RAMLA’S UNDERGROUND WATERWAY
Sometimes, you don’t need to look up to see great things. Ramla’s most unbelievable sights are not found in the sun-soaked streets but several meters beneath them.
Ramla, a few kilometres from Tel Aviv, is located on an old trade route between Damascus and Cairo, built on the sand in 716. Founded by caliph Sulayman ibn Abd al-Malik, it was the first and only Muslim city to be built in Israel.
The mysteries about the city underground were created in 789 by caliph Harun al Rashid when a large aqueduct was built in the region, forming an unbelievable subterranean waterway. The Pool of Arches (also called the Pool of St. Helena or the Pool of Goats) is a square space measuring 9 metres high and 20 metres long. Inside, five rows of three stone pillars support the arched ceiling. The structure is so solidly built that it survived an earthquake that destroyed a large part of the city in 1068. Ramla residents used to collect water through square hatches in the ceiling.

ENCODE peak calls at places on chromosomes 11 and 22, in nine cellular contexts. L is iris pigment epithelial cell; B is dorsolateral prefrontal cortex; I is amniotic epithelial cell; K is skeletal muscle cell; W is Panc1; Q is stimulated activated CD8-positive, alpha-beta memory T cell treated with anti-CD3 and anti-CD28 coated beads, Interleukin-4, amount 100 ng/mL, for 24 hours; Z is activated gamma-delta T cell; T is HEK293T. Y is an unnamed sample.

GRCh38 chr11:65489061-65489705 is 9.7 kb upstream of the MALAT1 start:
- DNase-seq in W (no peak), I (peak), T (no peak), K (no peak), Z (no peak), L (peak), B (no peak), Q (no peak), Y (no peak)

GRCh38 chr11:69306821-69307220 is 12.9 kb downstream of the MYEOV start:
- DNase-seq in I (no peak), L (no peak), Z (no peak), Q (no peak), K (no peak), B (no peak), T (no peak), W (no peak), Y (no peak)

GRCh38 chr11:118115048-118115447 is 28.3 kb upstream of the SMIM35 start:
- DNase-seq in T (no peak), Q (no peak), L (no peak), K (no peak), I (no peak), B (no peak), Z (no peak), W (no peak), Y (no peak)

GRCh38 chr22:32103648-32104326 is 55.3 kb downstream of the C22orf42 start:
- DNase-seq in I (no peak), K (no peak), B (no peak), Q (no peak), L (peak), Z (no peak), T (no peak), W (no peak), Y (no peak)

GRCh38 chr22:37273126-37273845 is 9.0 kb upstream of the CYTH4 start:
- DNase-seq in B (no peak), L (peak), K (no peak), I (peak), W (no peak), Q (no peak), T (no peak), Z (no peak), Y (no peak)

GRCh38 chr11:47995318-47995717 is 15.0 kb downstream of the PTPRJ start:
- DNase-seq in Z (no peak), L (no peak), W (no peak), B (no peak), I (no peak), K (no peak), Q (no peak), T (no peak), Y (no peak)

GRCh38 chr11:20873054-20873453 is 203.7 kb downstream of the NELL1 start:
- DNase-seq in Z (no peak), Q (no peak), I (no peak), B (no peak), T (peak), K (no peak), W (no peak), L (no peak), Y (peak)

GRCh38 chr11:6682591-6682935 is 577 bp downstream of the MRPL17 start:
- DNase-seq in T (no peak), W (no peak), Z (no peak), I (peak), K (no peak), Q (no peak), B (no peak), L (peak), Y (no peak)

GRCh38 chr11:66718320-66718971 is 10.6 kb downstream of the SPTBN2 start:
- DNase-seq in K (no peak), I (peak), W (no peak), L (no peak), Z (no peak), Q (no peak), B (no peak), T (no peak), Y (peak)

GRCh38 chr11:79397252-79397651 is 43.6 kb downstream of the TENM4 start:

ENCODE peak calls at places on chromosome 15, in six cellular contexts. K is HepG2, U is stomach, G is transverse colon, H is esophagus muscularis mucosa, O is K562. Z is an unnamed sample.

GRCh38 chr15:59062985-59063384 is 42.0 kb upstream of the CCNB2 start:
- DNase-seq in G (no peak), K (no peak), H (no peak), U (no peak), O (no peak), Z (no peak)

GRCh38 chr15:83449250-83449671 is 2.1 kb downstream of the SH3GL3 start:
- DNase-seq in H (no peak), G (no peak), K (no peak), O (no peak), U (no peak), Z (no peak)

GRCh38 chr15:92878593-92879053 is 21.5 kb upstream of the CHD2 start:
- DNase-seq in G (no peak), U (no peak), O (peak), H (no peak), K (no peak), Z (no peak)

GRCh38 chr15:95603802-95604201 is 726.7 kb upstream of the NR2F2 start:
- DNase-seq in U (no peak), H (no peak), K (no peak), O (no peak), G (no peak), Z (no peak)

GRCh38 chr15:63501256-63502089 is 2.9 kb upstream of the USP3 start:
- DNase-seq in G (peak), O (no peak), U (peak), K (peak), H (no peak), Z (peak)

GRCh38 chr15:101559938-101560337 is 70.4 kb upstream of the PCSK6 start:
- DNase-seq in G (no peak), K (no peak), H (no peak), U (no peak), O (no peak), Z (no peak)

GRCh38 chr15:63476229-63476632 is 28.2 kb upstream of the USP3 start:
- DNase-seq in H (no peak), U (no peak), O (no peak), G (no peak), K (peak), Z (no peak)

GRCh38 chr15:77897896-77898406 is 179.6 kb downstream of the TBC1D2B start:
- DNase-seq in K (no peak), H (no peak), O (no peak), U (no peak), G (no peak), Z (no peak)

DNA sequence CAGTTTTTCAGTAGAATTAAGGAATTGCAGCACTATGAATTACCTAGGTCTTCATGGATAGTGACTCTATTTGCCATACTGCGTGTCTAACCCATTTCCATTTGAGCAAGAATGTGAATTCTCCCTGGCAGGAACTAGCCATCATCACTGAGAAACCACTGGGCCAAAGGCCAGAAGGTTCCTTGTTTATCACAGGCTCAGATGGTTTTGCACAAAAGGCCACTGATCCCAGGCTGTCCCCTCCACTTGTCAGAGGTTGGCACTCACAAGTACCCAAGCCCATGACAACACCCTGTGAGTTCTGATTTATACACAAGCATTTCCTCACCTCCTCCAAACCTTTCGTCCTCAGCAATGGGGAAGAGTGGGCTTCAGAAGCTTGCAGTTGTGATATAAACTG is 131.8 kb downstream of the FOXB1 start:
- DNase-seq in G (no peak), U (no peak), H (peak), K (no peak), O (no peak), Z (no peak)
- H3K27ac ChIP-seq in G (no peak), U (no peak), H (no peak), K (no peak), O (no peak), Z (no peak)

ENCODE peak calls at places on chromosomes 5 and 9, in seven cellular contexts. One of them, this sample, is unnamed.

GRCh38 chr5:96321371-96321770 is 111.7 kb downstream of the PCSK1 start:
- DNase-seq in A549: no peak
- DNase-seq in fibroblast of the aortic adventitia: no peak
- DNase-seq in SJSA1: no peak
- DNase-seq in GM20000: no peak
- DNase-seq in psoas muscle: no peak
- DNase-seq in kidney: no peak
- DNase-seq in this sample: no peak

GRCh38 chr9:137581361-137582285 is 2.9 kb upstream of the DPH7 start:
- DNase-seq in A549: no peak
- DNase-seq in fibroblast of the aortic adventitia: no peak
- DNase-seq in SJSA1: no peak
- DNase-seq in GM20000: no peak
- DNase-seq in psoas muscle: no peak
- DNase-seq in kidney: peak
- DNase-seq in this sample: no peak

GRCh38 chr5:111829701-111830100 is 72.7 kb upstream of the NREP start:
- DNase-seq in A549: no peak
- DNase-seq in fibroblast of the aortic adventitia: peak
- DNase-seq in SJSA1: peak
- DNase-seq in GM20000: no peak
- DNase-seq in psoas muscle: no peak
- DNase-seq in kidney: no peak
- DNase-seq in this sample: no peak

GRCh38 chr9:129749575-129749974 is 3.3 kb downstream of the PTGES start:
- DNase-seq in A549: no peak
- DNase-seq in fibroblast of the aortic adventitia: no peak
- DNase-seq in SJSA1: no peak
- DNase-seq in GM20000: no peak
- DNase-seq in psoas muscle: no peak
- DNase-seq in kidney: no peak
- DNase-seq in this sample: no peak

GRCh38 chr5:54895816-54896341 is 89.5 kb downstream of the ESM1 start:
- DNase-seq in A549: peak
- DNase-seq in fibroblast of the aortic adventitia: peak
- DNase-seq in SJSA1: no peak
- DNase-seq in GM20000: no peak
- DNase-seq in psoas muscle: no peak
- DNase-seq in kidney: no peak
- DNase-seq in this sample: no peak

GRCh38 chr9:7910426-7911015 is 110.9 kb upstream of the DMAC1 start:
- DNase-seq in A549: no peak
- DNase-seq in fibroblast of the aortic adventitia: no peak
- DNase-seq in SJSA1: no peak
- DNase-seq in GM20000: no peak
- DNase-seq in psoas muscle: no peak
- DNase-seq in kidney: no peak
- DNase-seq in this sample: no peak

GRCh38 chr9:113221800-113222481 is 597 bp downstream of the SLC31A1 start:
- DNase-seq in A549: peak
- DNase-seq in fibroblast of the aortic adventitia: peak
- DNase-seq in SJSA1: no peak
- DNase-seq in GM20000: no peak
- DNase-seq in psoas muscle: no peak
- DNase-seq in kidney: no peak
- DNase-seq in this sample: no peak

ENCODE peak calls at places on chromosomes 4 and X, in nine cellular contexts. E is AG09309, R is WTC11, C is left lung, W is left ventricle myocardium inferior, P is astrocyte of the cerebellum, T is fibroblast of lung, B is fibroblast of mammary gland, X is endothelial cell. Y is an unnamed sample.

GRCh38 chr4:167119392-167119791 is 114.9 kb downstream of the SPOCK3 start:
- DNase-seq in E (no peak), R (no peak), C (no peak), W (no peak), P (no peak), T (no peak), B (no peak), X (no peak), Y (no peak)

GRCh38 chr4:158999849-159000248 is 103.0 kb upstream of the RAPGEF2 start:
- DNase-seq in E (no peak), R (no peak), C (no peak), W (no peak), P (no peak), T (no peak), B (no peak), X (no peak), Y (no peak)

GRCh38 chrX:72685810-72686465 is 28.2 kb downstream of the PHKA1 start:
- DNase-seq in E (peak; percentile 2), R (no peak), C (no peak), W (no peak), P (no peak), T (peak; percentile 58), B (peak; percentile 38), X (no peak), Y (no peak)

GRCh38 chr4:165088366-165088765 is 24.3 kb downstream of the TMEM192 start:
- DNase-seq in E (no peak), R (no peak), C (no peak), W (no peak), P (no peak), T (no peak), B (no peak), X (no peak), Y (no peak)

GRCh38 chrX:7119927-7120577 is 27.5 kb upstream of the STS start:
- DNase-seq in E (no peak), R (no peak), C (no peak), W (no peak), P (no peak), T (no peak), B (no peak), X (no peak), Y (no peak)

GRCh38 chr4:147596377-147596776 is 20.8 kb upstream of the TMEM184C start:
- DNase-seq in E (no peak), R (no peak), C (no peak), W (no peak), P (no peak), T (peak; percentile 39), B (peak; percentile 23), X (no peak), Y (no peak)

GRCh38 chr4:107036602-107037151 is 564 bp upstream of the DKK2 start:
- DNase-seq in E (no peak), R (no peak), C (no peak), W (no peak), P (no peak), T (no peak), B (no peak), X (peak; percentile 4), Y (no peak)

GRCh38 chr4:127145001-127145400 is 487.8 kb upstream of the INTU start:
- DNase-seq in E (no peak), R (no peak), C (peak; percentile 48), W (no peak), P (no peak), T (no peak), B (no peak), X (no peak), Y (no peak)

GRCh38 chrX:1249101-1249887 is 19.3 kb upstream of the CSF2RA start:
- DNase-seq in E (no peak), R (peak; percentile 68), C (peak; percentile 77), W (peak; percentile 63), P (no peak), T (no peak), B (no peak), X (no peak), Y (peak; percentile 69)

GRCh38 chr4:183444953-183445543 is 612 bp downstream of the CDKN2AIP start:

Today, you can take a gondola through this impressive 500 m2 underground space reminiscent of a medieval cathedral. With a bit of luck, you might catch sight of the carp and goldfish in the water!